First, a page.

MatrikonOPC Multiple Product Vulnerabilities
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This advisory was originally posted to the US-CERT secure Portal library on April 16, 2013, and is now being released to the ICS-CERT Web page.
Independent researcher Dillon Beresford of Cimation has identified vulnerabilities in two MatrikonOPC products; MatrikonOPC A&E Historian and MatrikonOPC Security Gateway. MatrikonOPC has produced patches that mitigate these vulnerabilities. Mr. Beresford has tested the patches to validate that they resolve the vulnerabilities.
These vulnerabilities could be exploited remotely.
The following MatrikonOPC A&E Historian and MatrikonOPC Security Gateway versions are affected:
- MatrikonOPC A&E Historian Version 22.214.171.124, and
- MatrikonOPC Security Gateway Version 1.0.
By sending a specially crafted packet to Port 8543/TCP when the Health Monitor service is running, an attacker can exploit a directory traversal vulnerability and read any file on the server running the Historian Health Monitor service. When an attacker accesses a file on the affected system using this directory traversal mechanism, the file may be deleted by the MatrikonOPC software. MatrikonOPC has notified all affected customers.
The vulnerability that affects MatrikonOPC Security Gateway can cause a temporary denial of service by crashing a utility provided with, and used for configuration of, the OPC Security Gateway with an unhandled exception. This is accomplished by sending a reset command to Port 30544/TCP while the connection is active. Although this vulnerability can be remotely exploited, in practical terms the potential impact is relatively low. No arbitrary code exploit is possible, and the OPC Security Gateway continues to function.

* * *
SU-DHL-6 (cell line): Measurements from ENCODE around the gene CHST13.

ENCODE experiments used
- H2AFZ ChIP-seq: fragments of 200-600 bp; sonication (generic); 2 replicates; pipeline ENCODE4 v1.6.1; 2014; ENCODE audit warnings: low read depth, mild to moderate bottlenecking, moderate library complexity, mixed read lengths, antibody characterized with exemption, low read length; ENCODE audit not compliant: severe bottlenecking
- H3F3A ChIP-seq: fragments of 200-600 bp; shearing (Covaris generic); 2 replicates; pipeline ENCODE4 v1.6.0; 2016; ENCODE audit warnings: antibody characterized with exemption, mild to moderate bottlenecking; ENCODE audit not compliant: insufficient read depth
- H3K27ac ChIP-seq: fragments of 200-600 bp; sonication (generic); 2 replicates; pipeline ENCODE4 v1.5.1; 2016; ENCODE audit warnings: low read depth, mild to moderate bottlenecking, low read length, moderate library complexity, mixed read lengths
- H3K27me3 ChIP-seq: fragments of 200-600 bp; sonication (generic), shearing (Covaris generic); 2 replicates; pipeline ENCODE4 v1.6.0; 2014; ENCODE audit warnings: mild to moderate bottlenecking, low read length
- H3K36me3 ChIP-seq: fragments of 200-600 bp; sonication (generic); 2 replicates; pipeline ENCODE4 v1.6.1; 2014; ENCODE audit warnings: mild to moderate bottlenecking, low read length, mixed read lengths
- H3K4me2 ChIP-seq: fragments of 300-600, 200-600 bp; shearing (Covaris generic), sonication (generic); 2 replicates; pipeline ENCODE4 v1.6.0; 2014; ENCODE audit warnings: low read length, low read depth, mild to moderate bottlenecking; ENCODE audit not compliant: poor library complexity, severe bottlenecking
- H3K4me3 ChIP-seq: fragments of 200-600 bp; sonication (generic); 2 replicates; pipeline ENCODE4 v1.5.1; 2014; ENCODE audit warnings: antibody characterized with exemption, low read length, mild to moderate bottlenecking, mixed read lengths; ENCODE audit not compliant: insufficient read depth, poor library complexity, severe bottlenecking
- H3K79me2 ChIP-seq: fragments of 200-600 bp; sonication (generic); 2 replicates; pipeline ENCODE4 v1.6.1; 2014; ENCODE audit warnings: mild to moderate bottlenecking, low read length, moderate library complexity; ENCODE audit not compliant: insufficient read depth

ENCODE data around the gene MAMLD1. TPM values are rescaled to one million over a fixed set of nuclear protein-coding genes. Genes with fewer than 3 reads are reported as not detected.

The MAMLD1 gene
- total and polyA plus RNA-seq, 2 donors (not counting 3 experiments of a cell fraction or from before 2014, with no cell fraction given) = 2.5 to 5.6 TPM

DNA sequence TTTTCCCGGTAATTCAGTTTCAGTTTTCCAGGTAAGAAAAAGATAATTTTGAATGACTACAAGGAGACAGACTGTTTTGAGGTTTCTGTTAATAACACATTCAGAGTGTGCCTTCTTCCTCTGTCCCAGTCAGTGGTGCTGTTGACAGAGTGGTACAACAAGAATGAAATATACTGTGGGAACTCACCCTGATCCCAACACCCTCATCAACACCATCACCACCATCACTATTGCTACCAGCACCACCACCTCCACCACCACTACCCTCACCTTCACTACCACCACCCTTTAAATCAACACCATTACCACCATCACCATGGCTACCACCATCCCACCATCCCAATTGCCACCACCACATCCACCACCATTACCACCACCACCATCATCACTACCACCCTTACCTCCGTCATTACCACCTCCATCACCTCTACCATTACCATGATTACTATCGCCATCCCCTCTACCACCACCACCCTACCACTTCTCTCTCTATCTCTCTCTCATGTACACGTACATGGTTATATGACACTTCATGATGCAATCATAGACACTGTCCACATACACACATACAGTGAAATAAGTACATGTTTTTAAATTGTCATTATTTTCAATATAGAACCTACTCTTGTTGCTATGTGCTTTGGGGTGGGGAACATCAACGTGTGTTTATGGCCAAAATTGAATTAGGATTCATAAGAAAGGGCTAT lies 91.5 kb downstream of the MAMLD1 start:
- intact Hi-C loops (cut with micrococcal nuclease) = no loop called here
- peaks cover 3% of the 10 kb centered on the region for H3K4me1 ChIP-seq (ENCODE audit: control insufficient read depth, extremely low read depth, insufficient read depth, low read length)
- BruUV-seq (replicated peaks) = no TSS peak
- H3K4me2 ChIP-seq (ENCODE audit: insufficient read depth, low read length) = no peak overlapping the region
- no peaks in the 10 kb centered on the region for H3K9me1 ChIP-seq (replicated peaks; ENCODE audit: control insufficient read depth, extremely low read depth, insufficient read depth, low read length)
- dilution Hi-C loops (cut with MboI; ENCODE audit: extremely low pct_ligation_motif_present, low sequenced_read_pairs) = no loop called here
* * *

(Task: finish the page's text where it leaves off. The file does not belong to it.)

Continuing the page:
Impact to individual organizations depends on many factors that are unique to each organization. ICS-CERT recommends that organizations evaluate the impact of these vulnerabilities based on their operational environment, architecture, and product implementation.
MatrikonOPC is a US-based company whose products serve the oil and gas, mining, power and utilities, petrochemical, and other industries. MatrikonOPC products are primarily used in the US, Canada, and UK.
The first affected product, MatrikonOPC A&E Historian, records alarms and events that occur within an ICS OPC network. The MatrikonOPC A&E Historian includes a Health Monitor service that allows the user to monitor the health and performance of the Historian’s Web server and servlets.
The second affected product, the MatrikonOPC Security Gateway provides a link between an ICS OPC network and external networks to provide traffic isolation and enforce security policies. This product can be used in OPC network applications and is installed mainly in the US, Canada, and the UK.
The MatrikonOPC A&E Historian incorporates a Health Monitor service that publishes a Web interface to allow users to monitor control components and activities on the ICS network. This Web interface has a vulnerability where a user can access system files by modifying the URL in a browser.
A valid TCP/IP reset packet (RST) sent to Port 30544/TCP causes the configuration utility to crash with an unhandled exception.
These vulnerabilities could be exploited remotely.
Existence of Exploit
No known public exploits specifically target these vulnerabilities.